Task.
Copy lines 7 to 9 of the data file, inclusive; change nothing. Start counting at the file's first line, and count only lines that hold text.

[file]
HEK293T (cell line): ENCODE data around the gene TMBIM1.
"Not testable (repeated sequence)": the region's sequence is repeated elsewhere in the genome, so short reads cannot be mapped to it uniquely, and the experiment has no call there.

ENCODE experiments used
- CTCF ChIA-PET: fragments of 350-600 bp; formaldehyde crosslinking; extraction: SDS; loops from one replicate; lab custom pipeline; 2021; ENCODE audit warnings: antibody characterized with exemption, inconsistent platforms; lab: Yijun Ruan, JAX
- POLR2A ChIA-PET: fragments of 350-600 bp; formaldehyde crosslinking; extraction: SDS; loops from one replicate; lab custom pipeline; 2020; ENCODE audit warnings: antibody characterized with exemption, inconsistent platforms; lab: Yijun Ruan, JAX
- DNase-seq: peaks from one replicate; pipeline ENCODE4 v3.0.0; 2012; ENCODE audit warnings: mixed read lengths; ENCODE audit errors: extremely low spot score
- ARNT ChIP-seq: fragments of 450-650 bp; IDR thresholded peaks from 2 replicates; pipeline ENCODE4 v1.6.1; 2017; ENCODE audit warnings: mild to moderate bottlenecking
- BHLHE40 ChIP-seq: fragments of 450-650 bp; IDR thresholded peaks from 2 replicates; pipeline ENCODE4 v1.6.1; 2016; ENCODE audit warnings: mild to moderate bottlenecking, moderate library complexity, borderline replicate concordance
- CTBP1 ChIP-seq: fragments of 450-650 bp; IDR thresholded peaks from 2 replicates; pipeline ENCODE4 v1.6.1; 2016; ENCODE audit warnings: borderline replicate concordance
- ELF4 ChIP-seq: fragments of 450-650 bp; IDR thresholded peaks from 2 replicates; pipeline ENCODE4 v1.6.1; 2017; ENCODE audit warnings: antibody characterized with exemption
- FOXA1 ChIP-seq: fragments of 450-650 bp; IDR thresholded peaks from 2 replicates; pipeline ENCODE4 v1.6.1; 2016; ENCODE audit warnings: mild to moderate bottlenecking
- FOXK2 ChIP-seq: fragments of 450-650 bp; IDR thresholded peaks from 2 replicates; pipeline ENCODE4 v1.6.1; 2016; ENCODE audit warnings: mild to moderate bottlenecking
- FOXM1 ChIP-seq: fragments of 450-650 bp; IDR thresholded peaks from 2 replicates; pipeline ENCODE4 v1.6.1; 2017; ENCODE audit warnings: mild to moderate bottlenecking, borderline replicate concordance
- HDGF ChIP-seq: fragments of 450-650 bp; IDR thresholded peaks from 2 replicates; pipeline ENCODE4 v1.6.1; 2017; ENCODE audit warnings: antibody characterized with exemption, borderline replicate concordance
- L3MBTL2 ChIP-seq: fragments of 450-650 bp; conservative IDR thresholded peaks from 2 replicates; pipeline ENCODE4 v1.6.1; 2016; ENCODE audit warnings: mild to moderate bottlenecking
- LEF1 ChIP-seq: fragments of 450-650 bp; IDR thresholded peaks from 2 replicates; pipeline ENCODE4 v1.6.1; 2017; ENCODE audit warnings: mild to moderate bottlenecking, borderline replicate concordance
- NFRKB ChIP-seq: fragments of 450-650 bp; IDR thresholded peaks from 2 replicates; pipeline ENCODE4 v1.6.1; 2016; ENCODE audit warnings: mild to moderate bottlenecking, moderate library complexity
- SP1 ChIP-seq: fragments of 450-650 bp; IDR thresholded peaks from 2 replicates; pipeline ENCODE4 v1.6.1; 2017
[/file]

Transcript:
- ARNT ChIP-seq: fragments of 450-650 bp; IDR thresholded peaks from 2 replicates; pipeline ENCODE4 v1.6.1; 2017; ENCODE audit warnings: mild to moderate bottlenecking
- BHLHE40 ChIP-seq: fragments of 450-650 bp; IDR thresholded peaks from 2 replicates; pipeline ENCODE4 v1.6.1; 2016; ENCODE audit warnings: mild to moderate bottlenecking, moderate library complexity, borderline replicate concordance
- CTBP1 ChIP-seq: fragments of 450-650 bp; IDR thresholded peaks from 2 replicates; pipeline ENCODE4 v1.6.1; 2016; ENCODE audit warnings: borderline replicate concordance